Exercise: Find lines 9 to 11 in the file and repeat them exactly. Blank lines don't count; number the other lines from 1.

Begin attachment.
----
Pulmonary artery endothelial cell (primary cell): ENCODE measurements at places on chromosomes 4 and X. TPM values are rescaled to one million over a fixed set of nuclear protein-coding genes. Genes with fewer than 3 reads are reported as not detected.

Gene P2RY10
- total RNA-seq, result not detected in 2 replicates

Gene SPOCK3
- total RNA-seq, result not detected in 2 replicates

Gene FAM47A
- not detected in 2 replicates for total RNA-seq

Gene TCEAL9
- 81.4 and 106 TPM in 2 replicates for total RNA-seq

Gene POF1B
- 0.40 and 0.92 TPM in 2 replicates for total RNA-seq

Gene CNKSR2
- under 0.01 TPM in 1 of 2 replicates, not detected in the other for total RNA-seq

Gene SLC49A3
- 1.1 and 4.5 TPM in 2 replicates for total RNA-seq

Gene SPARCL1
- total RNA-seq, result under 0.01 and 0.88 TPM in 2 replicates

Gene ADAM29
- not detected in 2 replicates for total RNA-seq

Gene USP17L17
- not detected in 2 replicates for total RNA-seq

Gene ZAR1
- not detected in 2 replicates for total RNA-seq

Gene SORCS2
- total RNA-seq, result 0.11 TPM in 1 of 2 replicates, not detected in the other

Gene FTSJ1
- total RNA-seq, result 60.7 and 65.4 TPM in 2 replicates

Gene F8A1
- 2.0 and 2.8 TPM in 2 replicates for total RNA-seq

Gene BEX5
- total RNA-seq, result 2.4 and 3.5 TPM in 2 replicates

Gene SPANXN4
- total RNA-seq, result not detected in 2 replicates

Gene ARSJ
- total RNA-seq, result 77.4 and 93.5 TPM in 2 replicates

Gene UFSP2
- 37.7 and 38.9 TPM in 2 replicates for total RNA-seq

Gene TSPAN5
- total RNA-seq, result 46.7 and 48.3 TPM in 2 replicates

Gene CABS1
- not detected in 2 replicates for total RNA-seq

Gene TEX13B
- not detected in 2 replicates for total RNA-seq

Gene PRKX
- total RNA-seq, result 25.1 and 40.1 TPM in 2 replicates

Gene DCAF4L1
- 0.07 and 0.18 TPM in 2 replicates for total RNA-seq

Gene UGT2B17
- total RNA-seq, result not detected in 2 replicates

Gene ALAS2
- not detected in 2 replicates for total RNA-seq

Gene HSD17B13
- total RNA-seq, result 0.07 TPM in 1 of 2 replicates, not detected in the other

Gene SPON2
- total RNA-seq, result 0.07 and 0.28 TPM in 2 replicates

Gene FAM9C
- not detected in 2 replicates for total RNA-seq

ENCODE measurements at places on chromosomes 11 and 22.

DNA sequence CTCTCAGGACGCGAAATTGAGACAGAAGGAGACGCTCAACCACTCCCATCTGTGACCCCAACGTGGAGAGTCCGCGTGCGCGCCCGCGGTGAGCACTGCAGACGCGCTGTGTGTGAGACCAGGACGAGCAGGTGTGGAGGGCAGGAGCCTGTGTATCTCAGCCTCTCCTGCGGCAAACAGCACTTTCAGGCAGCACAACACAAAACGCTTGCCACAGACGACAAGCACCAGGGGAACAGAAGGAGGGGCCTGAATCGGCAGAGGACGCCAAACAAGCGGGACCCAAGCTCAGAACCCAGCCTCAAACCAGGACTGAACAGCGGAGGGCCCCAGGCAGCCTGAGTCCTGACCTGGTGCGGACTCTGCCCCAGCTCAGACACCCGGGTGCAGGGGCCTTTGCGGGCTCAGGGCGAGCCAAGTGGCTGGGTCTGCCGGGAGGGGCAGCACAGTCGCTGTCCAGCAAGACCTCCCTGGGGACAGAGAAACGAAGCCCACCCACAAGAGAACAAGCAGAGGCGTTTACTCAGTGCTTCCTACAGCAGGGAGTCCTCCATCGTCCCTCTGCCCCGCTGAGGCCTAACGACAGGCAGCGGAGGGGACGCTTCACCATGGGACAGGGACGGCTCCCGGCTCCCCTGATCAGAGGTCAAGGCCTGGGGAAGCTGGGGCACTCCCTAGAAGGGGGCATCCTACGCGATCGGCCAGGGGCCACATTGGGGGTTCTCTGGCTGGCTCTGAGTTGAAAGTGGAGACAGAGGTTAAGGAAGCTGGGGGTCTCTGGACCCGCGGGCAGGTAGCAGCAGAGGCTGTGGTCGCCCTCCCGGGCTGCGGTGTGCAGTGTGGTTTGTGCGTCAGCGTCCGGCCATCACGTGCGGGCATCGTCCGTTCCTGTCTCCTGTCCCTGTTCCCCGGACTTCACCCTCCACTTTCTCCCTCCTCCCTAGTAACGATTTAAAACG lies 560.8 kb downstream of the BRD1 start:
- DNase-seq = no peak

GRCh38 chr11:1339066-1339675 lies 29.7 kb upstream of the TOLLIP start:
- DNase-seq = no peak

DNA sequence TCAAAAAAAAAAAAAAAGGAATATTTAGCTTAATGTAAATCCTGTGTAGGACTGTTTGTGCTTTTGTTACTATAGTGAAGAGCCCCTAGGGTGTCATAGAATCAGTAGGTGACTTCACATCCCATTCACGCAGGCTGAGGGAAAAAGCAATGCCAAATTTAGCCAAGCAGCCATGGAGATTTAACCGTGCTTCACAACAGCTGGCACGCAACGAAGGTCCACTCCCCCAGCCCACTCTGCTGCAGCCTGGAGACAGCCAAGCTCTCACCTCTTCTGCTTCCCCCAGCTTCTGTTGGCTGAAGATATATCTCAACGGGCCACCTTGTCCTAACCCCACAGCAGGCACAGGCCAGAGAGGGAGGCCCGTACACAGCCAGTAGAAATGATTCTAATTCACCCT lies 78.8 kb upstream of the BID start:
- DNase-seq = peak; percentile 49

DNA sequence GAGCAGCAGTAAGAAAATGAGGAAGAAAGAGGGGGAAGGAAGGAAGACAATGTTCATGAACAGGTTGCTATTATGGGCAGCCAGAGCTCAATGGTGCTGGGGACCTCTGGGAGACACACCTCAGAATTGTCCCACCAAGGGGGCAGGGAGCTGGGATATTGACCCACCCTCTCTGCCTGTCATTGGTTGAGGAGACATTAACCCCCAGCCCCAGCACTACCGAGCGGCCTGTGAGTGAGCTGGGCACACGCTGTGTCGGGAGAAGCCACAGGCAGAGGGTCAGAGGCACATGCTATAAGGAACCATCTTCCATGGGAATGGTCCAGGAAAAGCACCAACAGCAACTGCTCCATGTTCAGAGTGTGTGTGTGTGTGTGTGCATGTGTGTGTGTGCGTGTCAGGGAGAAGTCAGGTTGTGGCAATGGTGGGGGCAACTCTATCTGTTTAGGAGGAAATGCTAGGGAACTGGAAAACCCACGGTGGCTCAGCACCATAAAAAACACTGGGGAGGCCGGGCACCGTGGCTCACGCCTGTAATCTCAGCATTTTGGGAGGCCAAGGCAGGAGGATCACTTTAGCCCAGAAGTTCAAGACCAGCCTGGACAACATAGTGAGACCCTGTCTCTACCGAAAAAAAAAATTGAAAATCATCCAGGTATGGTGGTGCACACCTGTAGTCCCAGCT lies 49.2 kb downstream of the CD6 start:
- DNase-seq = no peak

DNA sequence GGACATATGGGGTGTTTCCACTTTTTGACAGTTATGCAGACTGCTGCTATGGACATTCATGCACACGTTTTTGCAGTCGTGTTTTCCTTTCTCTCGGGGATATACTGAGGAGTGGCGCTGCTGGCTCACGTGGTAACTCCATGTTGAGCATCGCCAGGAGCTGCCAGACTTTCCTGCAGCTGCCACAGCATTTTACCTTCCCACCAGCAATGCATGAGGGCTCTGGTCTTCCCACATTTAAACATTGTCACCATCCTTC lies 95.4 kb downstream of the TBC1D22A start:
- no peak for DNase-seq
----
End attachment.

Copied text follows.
- 81.4 and 106 TPM in 2 replicates for total RNA-seq

Gene POF1B
- 0.40 and 0.92 TPM in 2 replicates for total RNA-seq